Have you ever visited a cavern? We have. Years ago we went to Linville Caverns in the NC mountains; we have also toured Luray Caverns in the Shenandoah Valley of Virginia. Some say that Luray is the 3rd largest cavern system in the US. It features an organ whose pipes are stalactites, and the tour includes a short musical concert.
Caves are important in Scripture. First mention occurs in Gen. 19:30 where Lot and his two daughters fled to a cave for refuge after Sodom was destroyed. When Abraham’s wife Sarah died (Gen. 23), he bought the cave of Machpelah near Hebron as her burial place. Later his sons Isaac and Ishmael would lay him beside her. Isaac and Rebekah and Jacob and Leah were also laid in the family plot. Centuries later, Jesus was buried in a cave—until His resurrection!
David, a national hero after he killed Goliath, had to flee when Saul’s deranged, jealous rage targeted him for destruction. He hid in the cave of Adullam just west of Jerusalem. (I Sam. 22:1-2)
His brothers joined him there, along with many “in distress…in debt…and discontented,” and David became captain over about 400 men whom he trained to become his “mighty men.”
Adullam answered a spiritual need. Saul had the office of king, a great following, and the machinery of government. God recognized Saul, but God was not with Saul. David, Spirit anointed, made a wilderness cave his headquarters; to it came those weary of the status quo, desperate because their need was met nowhere else.
At Adullam, David becomes a type of Christ in His present
rejection. Multitudes today crave the reality found where God’s spirit rules. “Cave living” may be a lonely, hard existence, but it is far better than the pointless pomp of Saul’s palace.
That nucleus that gathered to David at Adullam during his rejection became exceedingly precious to him when he finally was crowned king; and they were richly rewarded. So shall it also be with those who honor Christ in a world that ignores and despises Him. As an old gospel song puts it: “It will be worth it all when we see Jesus; Life’s trials will seem so small when we see Christ; One glimpse of His dear face all sorrow will erase; So bravely run the race ‘til we see Christ.” Come, Lord Jesus!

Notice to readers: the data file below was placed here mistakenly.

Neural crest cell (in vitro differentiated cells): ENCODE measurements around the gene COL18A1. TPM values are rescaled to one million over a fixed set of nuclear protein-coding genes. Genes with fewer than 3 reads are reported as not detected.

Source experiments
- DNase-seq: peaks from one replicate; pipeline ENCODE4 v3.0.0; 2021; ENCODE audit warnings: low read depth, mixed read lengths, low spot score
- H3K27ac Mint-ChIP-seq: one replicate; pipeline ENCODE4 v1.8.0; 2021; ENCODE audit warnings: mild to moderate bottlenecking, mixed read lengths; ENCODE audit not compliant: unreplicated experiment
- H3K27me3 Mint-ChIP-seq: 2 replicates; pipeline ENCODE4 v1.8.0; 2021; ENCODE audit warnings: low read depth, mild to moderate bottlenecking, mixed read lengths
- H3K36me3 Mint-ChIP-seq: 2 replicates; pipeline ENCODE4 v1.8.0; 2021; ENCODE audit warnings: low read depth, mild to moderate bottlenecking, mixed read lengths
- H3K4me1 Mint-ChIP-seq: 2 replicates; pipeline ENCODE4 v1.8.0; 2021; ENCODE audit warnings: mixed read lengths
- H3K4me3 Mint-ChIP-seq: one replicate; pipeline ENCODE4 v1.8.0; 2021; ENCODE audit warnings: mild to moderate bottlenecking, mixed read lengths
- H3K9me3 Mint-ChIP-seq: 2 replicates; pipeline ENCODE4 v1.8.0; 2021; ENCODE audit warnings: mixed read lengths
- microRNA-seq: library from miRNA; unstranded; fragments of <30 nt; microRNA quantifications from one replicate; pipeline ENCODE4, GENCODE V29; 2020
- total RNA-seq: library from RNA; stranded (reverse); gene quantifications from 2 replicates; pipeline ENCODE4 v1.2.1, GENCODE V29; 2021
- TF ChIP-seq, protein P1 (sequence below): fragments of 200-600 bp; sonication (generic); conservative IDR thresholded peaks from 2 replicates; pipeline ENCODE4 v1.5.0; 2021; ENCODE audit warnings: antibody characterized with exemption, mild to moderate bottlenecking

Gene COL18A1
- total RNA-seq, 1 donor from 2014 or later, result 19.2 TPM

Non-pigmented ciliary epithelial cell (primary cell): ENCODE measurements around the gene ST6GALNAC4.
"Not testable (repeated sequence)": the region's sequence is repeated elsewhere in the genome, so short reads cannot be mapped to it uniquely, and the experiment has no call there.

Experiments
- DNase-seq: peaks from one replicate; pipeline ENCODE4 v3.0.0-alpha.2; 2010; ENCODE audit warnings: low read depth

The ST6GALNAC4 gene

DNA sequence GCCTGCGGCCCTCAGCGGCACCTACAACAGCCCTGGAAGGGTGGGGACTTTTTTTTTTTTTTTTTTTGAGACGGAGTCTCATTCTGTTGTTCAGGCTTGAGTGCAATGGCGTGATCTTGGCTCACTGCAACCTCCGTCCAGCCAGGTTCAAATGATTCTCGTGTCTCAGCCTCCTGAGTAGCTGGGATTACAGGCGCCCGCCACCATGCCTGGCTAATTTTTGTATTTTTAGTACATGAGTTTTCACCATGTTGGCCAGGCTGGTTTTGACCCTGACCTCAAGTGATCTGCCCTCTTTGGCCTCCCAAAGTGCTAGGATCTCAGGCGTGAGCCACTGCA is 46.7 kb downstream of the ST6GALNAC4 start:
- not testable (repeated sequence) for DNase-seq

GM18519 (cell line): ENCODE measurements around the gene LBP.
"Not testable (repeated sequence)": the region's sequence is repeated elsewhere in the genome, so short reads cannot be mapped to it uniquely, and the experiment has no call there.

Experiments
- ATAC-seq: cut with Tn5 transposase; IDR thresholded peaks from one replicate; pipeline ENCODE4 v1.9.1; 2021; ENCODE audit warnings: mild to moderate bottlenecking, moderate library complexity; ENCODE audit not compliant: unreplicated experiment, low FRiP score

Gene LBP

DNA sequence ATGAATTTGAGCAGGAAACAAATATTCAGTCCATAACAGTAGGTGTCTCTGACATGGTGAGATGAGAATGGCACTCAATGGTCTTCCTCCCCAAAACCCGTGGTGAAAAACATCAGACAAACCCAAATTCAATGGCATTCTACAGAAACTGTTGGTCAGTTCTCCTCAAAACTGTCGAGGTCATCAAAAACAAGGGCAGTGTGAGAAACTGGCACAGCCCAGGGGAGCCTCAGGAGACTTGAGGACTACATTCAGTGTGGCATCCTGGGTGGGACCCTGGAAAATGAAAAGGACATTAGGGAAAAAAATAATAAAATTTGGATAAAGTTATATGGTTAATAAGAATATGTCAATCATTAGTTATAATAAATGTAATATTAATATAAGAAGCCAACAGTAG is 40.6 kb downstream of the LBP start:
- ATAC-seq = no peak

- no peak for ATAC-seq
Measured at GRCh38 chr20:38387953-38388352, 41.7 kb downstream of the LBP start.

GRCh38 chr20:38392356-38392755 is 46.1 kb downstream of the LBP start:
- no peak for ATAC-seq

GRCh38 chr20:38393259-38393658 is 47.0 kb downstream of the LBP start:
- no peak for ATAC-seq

Another cave comes to mind during these pandemic days. Again, flight to a cave followed a tremendous victory on Mt. Carmel; Elijah had challenged and defeated the 450 prophets of Baal. The pagans had begun calling on Baal in the morning and kept up their incantations until mid afternoon, even cutting themselves to prove their devotion. Nothing happened.
Then Elijah doused his altar with 12 pitchers of water (where did they get the water after 3 years of drought?) and prayed a 20 second prayer. Fire fell and consumed the sacrifice, the wood, the stones, the dust, and licked up the water in the trench around the altar. The crowd fell on their faces, crying, “The Lord, He is God!” Then the false prophets were slain.
When Jezebel heard about it, she sent Elijah word that she would kill him the next day. He ran for his life! That first night he prayed to die. Strengthened by rest and divinely provided food, he traveled 40 days to Mt. Horeb and entered a cave. (Could it have been the same “cleft in the rock” where God covered Moses when His glory passed by? Exo. 33:17-23?)
God asked His prophet, “What are you doing here?” (As if He didn’t know!) Elijah told God how obedient he had been, how disobedient the people had been, that he was the only one left, and that enemies were trying to kill him. God told him to exit the cave and stand on the mountain.
A hurricane force wind, an earthquake, and then fire ravaged the mountain; but God was not in the spectacular phenomena. Next Elijah heard a “still small voice” and wrapped his face in his mantle, just as the seraphim covered their faces in the presence of God (Isa. 6:2)
Fear always leads us away from God’s will. At Horeb (Sinai), centuries before, Israel ran away from His voice and presence. Faith chooses to approach God despite the awe He creates; it plants us firmly in divine destiny and bids us reach out to touch a needy world.
God recommissioned His prophet. What came out of the cave was far superior to what went into the cave. Elijah was sent to anoint two kings, call Elisha to succeed him (I Kings 19:15-17), and call down fire yet again (II Kings 1). God took Elijah to heaven in a chariot of fire to await the conference with Jesus and Moses on the Mount of Transfiguration.
Both David and Elijah were equipped and enlarged by their cave experiences. Let’s trust God to use our “cave days” to train and empower us for greater usefulness in His Kingdom than ever before. “Draw near to God, and He will draw near to you.” (James 4:8) SELAH!